As reported in The Maroon in recent weeks, the Divinity School has asked Grounds of Being to pay about $60,000 a year in combined rent and utility costs for its space in the basement of Swift Hall. Administrators have cited the University’s new budget structure, which includes the cost of space in divisions’ revenue targets, as reason for the change. The student-run coffee shop has attempted to negotiate the terms of the demand, objecting that $60,000 far outstrips the café’s annual net profits—a key source of funding for the Divinity Students Association (DSA), which facilitates academic, professional, and social opportunities for students at the Divinity School. A recent breakdown in negotiations may jeopardize the café’s future.
The Maroon Editorial Board finds it troubling that Grounds of Being—an institution by and for Divinity School students—has become a casualty of this policy change. We urge the Divinity School administration to ensure the DSA’s relative independence and Grounds of Being’s profitability by allowing the café to operate in its current space rent-free.
Additionally, the DSA has reasonably argued that replacing Grounds of Being with a corporate coffee shop like Starbucks—as Divinity School Dean Laurie Zoloth suggested, according to accounts of the proceedings published by representatives of Grounds of Being—would not make financial sense. Given Grounds of Being’s demonstrated profitability and competitiveness in its current space, it is difficult to imagine any similarly popular replacement, much less a Starbucks when there are four others within walking distance. Besides effectively shuttering a dynamic student space on campus, charging Grounds of Being rent would result in less funding toward the DSA, rendering it significantly more dependent on the University. This would be a blow to graduate student independence, both literally and symbolically.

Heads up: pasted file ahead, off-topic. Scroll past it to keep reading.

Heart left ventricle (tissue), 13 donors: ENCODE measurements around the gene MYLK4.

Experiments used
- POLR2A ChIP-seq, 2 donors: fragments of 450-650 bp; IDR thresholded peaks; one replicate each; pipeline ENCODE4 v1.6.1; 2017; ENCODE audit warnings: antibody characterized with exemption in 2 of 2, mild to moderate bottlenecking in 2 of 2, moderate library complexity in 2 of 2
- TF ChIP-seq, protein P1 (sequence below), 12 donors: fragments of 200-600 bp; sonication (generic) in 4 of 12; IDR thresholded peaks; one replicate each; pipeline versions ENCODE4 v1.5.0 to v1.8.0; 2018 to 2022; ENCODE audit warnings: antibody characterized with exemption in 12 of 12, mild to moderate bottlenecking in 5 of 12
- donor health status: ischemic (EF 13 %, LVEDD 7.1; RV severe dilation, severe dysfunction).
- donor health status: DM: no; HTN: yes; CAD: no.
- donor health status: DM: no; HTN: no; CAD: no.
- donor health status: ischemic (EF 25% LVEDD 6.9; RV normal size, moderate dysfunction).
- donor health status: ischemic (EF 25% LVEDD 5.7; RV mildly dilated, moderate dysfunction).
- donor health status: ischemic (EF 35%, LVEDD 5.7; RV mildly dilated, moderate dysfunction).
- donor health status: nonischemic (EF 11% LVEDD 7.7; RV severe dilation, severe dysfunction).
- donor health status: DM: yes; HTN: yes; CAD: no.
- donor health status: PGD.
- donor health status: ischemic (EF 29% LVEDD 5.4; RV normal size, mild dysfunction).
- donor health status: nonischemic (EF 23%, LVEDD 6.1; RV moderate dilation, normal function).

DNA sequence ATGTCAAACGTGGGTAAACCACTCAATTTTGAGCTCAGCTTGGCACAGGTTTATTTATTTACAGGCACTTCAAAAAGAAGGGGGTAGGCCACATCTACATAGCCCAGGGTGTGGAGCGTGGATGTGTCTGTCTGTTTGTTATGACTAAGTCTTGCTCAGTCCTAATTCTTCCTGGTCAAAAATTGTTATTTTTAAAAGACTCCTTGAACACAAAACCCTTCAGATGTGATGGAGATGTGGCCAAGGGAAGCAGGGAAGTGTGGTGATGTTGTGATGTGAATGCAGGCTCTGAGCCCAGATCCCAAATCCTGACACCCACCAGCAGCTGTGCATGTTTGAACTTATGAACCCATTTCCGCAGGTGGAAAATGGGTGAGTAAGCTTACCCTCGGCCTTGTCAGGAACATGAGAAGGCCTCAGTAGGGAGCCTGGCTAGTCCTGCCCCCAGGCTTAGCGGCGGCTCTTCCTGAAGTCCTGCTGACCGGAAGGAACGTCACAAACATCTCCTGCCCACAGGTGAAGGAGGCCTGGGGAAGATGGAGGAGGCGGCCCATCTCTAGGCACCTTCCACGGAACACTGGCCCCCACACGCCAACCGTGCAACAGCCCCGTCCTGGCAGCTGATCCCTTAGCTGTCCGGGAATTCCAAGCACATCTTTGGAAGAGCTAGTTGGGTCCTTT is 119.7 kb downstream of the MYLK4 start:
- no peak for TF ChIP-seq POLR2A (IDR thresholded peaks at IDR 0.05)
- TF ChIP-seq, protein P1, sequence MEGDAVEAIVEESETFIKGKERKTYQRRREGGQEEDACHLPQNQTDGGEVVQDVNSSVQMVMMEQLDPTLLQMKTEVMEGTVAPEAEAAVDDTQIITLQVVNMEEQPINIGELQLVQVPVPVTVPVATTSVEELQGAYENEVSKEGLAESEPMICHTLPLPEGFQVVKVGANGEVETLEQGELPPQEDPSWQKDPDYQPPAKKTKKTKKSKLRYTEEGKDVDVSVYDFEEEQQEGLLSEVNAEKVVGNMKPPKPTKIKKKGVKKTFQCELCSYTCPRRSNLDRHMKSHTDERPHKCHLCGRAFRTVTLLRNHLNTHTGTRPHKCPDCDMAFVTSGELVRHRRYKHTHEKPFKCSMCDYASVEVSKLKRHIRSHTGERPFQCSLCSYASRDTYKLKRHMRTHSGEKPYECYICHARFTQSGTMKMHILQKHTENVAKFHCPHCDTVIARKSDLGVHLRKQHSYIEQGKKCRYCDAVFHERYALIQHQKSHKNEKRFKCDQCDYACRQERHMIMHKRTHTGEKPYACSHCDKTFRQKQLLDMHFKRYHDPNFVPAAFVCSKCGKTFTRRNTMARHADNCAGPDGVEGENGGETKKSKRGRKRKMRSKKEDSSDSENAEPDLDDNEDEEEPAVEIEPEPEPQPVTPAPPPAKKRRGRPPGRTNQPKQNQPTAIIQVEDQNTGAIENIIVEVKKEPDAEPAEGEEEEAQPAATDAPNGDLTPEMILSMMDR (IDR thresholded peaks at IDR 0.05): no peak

University centralization is not necessarily bad, but it is when it affects a beloved campus institution, especially one so ingrained in the student community. Unless the administration plans to attract a uniquely profitable corporate tenant or take a net cut in DSA funding, even a cold-blooded consideration of the bottom line would not seem to recommend the move.
Due to Grounds of Being’s extensive documentation of its negotiations with Dean Zoloth and the Divinity School, The Maroon has a somewhat one-sided view of the situation. We understand Dean Zoloth has a responsibility to steward the Divinity School’s resources. However, the Divinity School’s current terms—pay the full $60,000 or face eviction—are unreasonable. Campus may know Grounds of Being as an independent coffee shop, but for Divinity School students—from the baristas paid fair wages to students whose research directly benefits from DSA services, like its travel and conference funds—it is much more than that. Grounds of Being’s existential crisis affects all Divinity School students. The Maroon stands with them in hopes of an outcome that affirms Grounds of Being’s benefit to the community it serves most.
Spencer Dembner recused himself from this editorial due to his involvement in Grounds of Being coverage.